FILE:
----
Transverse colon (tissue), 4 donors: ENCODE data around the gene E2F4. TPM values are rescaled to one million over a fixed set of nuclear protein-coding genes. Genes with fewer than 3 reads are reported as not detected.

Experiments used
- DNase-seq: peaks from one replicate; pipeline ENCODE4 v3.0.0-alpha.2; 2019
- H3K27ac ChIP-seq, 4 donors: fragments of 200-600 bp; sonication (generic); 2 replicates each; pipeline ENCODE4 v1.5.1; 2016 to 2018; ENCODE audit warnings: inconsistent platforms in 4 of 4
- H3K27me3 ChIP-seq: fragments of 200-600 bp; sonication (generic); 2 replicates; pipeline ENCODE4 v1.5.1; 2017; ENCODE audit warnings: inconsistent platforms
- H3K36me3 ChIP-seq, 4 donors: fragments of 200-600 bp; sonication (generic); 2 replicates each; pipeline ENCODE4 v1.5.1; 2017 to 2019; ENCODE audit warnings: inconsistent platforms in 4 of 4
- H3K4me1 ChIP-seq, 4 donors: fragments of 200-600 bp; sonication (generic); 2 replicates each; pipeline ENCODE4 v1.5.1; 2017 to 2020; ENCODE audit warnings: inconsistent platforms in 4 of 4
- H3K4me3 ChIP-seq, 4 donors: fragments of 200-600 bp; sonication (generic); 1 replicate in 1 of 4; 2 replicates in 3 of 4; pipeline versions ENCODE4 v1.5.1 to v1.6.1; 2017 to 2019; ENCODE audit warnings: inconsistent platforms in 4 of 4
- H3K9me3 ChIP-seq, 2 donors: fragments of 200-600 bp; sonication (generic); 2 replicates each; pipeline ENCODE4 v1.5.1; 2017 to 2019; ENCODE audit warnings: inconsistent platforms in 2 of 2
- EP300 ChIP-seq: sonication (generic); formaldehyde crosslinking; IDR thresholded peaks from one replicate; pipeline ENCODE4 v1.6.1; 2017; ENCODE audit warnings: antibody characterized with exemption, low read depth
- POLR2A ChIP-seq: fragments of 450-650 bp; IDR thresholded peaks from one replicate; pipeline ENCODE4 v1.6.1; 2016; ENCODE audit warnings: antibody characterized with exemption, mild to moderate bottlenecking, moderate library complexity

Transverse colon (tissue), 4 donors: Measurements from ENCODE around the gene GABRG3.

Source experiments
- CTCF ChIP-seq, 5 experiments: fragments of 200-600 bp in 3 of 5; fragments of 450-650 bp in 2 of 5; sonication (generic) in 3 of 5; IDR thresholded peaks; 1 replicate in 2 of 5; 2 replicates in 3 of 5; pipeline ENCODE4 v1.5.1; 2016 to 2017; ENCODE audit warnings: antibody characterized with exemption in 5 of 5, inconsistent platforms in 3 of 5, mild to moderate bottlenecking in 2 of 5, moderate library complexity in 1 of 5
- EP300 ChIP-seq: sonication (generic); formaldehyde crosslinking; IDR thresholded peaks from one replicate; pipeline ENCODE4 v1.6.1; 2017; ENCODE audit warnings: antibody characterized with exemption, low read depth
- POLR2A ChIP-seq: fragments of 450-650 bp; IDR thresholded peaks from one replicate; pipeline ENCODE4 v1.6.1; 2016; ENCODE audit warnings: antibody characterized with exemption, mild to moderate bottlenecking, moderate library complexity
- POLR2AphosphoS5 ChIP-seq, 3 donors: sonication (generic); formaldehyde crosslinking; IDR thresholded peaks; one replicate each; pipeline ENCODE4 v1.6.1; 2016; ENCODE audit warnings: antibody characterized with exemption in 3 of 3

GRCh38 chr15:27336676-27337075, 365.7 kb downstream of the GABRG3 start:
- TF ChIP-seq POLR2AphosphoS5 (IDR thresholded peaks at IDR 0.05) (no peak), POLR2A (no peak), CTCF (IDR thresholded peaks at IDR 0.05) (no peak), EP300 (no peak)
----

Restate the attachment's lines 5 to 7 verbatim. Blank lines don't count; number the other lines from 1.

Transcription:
- H3K27me3 ChIP-seq: fragments of 200-600 bp; sonication (generic); 2 replicates; pipeline ENCODE4 v1.5.1; 2017; ENCODE audit warnings: inconsistent platforms
- H3K36me3 ChIP-seq, 4 donors: fragments of 200-600 bp; sonication (generic); 2 replicates each; pipeline ENCODE4 v1.5.1; 2017 to 2019; ENCODE audit warnings: inconsistent platforms in 4 of 4
- H3K4me1 ChIP-seq, 4 donors: fragments of 200-600 bp; sonication (generic); 2 replicates each; pipeline ENCODE4 v1.5.1; 2017 to 2020; ENCODE audit warnings: inconsistent platforms in 4 of 4